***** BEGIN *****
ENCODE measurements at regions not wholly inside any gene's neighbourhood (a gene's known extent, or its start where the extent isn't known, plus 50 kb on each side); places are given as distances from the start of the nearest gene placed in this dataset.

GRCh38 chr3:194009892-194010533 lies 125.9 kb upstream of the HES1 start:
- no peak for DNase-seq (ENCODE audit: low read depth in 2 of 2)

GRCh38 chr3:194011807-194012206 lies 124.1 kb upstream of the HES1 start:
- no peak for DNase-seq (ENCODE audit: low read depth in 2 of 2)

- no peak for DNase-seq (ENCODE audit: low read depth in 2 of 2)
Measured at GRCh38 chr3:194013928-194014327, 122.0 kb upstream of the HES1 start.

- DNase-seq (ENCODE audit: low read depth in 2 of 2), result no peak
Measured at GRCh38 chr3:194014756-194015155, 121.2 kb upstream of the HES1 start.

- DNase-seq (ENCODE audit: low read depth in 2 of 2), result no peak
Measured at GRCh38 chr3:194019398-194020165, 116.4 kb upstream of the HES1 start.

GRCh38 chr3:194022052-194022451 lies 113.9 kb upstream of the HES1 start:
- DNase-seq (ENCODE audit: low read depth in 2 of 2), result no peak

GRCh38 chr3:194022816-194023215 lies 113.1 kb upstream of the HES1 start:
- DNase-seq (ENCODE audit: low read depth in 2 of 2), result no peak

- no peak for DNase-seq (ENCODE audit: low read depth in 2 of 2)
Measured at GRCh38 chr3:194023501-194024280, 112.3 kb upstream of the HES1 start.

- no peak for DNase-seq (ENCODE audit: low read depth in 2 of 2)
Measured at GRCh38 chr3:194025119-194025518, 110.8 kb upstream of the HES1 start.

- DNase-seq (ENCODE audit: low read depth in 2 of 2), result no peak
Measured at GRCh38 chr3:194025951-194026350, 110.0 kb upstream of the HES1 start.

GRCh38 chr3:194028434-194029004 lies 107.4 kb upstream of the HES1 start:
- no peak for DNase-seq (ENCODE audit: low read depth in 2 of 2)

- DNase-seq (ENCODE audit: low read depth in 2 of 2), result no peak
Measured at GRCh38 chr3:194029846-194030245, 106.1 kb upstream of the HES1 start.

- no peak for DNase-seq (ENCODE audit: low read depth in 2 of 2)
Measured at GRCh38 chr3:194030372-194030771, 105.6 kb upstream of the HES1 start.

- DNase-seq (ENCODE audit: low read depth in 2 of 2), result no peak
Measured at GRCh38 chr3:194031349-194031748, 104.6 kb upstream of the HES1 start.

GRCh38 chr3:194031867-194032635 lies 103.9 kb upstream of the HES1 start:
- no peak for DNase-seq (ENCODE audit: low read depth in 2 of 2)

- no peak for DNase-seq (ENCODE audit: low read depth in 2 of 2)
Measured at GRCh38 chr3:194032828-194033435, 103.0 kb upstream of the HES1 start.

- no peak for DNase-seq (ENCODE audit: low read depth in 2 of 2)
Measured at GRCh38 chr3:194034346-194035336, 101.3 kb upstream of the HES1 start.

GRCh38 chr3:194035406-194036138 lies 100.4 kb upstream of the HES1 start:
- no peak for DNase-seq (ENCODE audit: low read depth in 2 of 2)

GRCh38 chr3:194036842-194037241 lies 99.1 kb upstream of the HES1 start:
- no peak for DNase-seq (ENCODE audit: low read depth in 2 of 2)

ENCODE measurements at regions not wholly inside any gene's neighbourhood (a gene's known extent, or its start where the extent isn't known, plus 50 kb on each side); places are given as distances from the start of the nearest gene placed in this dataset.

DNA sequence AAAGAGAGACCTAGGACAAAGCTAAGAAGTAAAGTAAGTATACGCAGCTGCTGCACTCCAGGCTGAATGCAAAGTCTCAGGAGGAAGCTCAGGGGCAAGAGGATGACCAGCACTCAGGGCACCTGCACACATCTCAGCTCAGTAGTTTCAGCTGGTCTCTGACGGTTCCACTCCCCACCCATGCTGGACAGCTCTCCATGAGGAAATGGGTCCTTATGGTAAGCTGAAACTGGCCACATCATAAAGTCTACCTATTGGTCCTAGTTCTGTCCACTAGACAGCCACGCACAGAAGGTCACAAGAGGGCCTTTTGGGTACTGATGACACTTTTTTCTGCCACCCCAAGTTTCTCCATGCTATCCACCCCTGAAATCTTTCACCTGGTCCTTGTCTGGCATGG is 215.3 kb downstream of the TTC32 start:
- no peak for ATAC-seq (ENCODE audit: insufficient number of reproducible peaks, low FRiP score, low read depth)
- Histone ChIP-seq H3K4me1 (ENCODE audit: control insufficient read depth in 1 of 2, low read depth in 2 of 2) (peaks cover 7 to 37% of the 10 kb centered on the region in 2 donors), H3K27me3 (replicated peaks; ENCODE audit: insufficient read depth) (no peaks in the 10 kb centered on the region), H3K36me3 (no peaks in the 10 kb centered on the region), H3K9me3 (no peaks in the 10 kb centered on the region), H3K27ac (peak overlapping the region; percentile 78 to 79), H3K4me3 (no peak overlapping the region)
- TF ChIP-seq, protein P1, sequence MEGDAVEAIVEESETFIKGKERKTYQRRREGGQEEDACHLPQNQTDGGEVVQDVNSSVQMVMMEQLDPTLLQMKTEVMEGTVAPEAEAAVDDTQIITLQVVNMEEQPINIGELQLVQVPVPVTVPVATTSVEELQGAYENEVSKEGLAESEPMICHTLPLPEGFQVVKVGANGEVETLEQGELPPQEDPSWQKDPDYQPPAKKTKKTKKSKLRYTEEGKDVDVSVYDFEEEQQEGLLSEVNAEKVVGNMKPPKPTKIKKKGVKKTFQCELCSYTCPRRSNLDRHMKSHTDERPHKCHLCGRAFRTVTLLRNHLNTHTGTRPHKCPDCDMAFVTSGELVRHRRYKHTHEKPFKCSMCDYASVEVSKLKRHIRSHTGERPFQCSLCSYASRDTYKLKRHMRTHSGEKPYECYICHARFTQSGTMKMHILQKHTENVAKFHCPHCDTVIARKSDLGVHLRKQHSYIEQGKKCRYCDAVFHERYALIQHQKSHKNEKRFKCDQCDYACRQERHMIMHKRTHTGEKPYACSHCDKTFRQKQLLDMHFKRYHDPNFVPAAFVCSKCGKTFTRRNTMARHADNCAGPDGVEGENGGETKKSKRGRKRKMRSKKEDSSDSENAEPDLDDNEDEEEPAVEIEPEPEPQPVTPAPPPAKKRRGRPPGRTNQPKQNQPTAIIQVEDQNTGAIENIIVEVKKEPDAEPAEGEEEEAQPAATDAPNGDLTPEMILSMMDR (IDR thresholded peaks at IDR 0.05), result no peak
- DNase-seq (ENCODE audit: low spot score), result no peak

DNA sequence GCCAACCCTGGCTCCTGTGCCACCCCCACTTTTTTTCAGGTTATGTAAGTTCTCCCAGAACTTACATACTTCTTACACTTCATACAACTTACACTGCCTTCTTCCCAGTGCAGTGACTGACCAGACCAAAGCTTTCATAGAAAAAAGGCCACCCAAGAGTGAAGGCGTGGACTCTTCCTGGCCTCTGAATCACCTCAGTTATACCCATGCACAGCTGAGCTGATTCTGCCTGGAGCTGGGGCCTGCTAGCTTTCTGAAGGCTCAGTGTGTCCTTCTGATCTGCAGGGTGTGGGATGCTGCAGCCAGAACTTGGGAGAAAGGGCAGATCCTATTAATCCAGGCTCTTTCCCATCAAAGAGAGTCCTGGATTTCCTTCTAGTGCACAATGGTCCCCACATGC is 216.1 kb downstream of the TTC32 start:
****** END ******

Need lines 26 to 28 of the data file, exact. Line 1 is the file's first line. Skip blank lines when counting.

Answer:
- no peak for DNase-seq (ENCODE audit: low read depth in 2 of 2)
Measured at GRCh38 chr3:194030372-194030771, 105.6 kb upstream of the HES1 start.

- DNase-seq (ENCODE audit: low read depth in 2 of 2), result no peak